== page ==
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Washington Debrief: Multiyear Meaningful Use Audits Underway

April 6, 2015
by Leslie Krigstein, Interim Vice President of Public Policy
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Leslie Krigstein, Interim Vice President of Public Policy

Washington Debrief: Multiyear Meaningful Use Audits Underway

Key Takeaway: The Office of the Inspector General (OIG) within the Department of Health and Human Services (HHS) confirmed last week that multiyear audits of physician compliance with the meaningful use (MU) program are underway nationwide.

Why It Matters: Healthcare IT executives should have well-established processes to ensure documentation supports their MU attestations. While only a small fraction of providers have failed previous MU audits, Stage 2 requirements will likely be the focus of new audits and the program’s increased complexity from Stage 1 could introduce new risks of failure.

Last week, OIG officials confirmed that multiyear audits of randomly selected physicians are in progress. The audits probe physicians’ reports of attestation to meaningful use going back to 2011. Most audits are aimed at determining whether Medicare and Medicaid incentive payments were appropriately claimed relative to program requirements and to assess CMS’ actions to remedy erroneous payments.

OIG confirmed plans to investigate whether EHRs, particularly those using cloud-based technology, are adequately protecting electronic health information.

Two of the OIG Medicaid EHR incentive completed audits and show mixed results. In Florida, an audit of meaningful use shows payments to 42 Florida hospitals were properly made. While an audit of 19 Massachusetts hospitals found the state overpaid 13 of them a total of $2.7 million for Medicaid EHR attestations, and underpaid six hospitals a total of about $560,000.

Joint Commission Warns Health IT Poses Additional Risks in Complex Healthcare Environment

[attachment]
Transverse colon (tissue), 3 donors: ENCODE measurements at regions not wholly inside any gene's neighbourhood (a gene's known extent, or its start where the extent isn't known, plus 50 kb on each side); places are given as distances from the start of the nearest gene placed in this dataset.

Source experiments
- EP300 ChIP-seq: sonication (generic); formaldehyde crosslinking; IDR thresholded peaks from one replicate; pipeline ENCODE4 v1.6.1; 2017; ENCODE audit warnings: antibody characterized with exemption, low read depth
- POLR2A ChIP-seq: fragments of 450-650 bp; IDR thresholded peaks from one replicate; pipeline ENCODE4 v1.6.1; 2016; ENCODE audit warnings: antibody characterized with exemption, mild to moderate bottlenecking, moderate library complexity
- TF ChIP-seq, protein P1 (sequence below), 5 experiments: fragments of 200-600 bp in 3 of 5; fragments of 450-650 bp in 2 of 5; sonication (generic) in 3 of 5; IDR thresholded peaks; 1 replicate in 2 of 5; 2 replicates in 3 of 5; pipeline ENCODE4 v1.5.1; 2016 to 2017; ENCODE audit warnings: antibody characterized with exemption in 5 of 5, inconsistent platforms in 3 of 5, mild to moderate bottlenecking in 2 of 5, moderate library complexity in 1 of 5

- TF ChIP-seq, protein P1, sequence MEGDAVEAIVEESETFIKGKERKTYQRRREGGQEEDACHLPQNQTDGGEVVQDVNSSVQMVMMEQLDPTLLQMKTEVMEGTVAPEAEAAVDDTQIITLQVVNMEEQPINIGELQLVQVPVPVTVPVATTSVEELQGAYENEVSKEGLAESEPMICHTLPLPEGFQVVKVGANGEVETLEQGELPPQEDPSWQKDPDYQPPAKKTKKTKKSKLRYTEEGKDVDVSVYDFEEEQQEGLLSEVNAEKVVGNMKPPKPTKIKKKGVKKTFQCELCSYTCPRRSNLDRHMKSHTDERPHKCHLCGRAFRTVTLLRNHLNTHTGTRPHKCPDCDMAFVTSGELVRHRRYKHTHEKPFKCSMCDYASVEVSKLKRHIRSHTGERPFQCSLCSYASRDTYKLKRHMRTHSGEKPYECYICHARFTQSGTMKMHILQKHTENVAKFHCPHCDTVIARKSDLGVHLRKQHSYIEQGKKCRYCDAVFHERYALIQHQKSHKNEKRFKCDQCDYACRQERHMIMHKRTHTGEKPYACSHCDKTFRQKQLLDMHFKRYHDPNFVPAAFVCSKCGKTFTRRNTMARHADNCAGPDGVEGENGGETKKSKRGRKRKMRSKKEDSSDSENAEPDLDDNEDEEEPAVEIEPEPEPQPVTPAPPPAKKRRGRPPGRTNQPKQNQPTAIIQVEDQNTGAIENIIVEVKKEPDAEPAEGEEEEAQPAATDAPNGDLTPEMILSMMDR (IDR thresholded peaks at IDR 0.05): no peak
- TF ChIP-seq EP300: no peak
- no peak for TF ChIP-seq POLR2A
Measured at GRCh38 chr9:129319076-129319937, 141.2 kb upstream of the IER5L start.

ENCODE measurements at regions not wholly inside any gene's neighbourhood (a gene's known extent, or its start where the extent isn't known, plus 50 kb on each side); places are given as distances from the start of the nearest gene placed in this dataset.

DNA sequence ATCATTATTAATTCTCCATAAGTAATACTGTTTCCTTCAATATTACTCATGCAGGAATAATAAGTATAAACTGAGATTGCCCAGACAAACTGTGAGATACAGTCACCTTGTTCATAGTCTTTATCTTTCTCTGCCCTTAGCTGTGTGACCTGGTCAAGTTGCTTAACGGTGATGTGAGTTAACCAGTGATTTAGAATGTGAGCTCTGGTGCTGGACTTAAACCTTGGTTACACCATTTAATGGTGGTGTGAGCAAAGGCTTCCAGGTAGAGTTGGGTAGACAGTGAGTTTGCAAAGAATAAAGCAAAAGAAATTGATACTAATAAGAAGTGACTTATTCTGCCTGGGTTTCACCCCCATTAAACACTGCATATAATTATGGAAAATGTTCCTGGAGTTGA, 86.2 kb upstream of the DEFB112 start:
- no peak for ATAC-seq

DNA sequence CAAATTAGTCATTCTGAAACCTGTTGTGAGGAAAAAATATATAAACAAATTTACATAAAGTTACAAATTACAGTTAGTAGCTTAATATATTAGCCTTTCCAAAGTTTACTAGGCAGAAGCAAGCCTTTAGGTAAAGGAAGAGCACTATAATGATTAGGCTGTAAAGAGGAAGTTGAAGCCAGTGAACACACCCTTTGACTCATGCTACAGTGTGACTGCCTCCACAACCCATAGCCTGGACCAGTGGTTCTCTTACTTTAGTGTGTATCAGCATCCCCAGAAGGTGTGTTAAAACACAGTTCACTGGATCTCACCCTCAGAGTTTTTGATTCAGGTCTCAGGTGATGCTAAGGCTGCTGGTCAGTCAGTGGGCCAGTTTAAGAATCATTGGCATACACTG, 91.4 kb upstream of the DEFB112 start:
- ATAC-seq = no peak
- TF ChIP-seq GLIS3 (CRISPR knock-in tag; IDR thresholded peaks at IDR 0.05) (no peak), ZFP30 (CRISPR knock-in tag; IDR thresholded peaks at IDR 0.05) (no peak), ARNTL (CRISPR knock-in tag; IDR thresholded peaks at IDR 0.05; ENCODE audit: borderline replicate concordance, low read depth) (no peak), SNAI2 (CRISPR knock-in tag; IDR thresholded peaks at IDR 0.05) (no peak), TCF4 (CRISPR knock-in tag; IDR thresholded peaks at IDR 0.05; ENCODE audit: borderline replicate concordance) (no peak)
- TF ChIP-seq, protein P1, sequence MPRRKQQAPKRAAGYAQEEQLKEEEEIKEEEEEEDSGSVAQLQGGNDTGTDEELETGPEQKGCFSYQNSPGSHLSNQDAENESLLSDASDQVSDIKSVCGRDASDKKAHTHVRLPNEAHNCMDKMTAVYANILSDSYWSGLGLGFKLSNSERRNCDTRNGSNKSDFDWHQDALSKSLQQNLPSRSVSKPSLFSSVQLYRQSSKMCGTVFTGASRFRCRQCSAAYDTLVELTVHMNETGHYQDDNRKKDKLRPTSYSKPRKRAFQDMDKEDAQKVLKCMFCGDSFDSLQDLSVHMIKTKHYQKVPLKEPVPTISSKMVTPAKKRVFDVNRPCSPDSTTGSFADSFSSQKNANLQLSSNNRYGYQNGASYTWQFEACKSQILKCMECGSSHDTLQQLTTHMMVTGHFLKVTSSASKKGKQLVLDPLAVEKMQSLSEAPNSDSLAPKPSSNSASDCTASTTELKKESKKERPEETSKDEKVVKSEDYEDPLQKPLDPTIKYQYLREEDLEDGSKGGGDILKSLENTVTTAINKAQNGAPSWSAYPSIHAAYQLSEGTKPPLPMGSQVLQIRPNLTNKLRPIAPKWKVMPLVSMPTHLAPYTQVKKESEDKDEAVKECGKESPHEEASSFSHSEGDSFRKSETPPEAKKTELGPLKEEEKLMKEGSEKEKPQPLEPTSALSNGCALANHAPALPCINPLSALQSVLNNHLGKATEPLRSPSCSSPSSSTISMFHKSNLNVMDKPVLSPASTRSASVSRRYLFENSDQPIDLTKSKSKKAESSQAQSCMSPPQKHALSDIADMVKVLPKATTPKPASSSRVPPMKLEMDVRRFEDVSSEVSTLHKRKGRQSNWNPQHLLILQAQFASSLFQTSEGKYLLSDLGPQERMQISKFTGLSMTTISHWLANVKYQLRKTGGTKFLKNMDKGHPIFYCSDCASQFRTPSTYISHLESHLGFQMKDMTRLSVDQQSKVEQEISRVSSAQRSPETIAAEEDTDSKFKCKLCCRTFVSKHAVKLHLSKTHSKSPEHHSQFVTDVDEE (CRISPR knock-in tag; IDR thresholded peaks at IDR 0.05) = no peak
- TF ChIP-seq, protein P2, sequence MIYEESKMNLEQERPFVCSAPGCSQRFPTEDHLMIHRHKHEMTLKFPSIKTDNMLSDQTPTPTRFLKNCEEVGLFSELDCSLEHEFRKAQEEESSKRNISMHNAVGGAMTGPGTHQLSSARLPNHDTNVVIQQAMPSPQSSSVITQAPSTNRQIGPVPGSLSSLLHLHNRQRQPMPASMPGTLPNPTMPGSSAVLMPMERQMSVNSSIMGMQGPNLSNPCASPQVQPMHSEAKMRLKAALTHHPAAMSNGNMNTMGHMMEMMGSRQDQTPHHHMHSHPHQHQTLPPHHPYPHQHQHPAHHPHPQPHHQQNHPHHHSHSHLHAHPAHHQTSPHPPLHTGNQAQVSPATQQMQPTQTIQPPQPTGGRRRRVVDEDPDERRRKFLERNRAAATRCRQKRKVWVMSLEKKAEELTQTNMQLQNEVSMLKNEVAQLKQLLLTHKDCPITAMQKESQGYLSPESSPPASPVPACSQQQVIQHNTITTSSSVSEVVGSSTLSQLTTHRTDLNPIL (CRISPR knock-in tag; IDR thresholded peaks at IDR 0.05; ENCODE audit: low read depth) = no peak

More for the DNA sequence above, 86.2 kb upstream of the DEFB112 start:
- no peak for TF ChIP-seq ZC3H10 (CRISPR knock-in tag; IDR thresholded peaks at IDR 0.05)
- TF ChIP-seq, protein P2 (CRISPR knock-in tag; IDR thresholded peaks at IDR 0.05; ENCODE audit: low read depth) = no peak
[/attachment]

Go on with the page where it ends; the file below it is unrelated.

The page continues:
Key Takeaway: Last week, the Joint Commission published an alert examining the contributing factors to health IT-related adverse events and offered solutions to mitigate provider risk.

Why It Matters: Healthcare IT executives should see the actions of the Joint Commission as a signal that quality and safety experts are growing more concerned over the potential safety implications of a connected healthcare system – good and bad. The ONC is expected to reveal plans regarding a proposed Health IT Safety Center in coming months; it is likely that this and additional information will serve as underpinnings for future policymaking.

The so-called Sentinel Event Alert serves as an update to an alert issued in 2008 concerning the safe implementation of health IT. The Joint Commission alert examined ways to improve the culture of safety, health workers’ processes and general leadership issues.

The alert cites an expect growth in health IT-related unless risk-reducing measures are put into place as EHRs and health IT products are introduced into patient care. The Joint Commission said that EHR systems must be well-designed and appropriately used in order to improve outcomes through their ability to improve data access, provide clinical decision support and to facilitate communication

Specific recommendations from the alert included:

  • Implementing comprehensive systematic analysis of all adverse events to determine whether they were the result of health IT issues; and
  • Limiting the number of patient records that can be displayed on the same screen at once.